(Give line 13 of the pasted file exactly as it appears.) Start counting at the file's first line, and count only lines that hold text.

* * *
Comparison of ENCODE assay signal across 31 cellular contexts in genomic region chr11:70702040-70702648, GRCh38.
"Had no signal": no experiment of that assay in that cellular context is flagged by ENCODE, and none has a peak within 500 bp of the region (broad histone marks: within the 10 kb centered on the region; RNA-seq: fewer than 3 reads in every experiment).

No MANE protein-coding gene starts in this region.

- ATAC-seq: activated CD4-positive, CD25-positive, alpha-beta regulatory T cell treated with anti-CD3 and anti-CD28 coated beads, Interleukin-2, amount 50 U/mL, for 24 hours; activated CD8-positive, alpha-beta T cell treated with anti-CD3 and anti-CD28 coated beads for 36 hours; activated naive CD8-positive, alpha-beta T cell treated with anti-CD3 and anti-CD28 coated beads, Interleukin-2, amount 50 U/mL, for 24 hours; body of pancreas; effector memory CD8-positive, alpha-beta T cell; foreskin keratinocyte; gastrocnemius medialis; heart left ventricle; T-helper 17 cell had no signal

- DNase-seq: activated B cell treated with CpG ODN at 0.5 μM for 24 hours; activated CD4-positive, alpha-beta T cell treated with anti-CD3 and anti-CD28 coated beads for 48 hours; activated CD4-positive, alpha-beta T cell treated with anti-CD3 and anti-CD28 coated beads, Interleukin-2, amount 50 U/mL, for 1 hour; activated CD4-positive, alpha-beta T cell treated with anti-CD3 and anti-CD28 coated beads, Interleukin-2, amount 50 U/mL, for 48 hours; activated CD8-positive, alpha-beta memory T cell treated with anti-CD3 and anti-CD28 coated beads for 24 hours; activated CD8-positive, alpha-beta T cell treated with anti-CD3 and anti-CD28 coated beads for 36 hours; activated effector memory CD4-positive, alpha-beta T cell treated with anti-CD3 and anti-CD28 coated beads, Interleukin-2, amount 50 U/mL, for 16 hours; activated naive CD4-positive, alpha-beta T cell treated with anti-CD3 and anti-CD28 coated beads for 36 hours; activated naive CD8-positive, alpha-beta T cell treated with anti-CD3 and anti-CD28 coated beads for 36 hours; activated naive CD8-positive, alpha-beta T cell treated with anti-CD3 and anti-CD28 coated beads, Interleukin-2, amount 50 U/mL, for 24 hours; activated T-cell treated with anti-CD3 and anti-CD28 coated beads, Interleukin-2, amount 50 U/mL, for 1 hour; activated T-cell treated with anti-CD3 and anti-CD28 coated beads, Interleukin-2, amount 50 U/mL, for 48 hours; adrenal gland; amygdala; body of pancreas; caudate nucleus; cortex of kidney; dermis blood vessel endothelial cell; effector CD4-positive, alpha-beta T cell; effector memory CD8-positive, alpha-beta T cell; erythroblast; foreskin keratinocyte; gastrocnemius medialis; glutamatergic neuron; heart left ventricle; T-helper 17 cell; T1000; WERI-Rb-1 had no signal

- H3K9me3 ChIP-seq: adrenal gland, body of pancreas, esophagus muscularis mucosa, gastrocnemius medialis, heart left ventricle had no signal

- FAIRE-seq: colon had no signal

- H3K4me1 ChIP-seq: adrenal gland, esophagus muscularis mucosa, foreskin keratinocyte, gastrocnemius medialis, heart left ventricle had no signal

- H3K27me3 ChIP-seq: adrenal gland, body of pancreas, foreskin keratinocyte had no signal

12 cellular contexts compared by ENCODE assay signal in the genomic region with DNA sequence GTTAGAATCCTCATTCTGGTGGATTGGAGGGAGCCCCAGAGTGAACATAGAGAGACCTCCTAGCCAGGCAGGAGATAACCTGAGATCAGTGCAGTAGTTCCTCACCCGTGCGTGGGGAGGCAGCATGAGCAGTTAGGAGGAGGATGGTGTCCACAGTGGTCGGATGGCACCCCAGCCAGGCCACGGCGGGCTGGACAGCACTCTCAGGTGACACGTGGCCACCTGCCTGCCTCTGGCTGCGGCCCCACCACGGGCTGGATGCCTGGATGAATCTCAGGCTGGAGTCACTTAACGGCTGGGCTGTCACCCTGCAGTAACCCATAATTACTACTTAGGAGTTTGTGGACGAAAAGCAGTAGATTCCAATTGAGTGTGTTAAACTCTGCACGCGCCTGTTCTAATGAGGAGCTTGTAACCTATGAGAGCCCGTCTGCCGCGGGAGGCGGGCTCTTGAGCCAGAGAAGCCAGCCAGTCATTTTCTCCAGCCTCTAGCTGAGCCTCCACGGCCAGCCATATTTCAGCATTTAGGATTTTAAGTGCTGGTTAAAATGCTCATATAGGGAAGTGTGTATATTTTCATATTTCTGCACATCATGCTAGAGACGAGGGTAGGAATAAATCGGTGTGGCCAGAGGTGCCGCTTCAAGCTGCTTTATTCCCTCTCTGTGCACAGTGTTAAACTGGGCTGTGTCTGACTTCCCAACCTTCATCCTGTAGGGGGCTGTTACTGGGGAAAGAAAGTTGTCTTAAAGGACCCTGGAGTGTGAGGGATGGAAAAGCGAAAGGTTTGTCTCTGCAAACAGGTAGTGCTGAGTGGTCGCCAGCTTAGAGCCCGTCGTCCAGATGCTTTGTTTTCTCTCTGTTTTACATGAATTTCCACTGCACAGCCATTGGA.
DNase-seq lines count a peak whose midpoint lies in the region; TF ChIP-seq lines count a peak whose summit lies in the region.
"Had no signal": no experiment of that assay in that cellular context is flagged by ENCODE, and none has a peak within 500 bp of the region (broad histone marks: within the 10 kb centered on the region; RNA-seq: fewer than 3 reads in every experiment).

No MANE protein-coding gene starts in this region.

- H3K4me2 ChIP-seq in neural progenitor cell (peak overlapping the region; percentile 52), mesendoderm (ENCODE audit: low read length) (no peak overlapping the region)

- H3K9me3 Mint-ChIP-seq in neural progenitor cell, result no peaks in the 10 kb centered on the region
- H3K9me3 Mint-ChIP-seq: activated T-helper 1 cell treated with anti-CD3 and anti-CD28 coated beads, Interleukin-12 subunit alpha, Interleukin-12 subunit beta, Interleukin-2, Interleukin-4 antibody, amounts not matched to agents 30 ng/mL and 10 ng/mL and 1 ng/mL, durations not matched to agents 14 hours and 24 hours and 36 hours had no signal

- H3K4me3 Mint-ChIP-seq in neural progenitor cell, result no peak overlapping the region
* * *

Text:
No MANE protein-coding gene starts in this region.